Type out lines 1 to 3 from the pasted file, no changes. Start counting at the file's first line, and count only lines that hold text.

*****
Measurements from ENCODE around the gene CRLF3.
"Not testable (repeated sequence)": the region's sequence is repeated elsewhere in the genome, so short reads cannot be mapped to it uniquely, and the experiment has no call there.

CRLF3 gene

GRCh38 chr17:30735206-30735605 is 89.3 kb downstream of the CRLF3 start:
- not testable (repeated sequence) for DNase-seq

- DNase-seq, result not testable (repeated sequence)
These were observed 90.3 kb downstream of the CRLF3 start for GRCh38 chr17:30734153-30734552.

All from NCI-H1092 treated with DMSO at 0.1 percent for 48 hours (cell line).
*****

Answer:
Measurements from ENCODE around the gene CRLF3.
"Not testable (repeated sequence)": the region's sequence is repeated elsewhere in the genome, so short reads cannot be mapped to it uniquely, and the experiment has no call there.

CRLF3 gene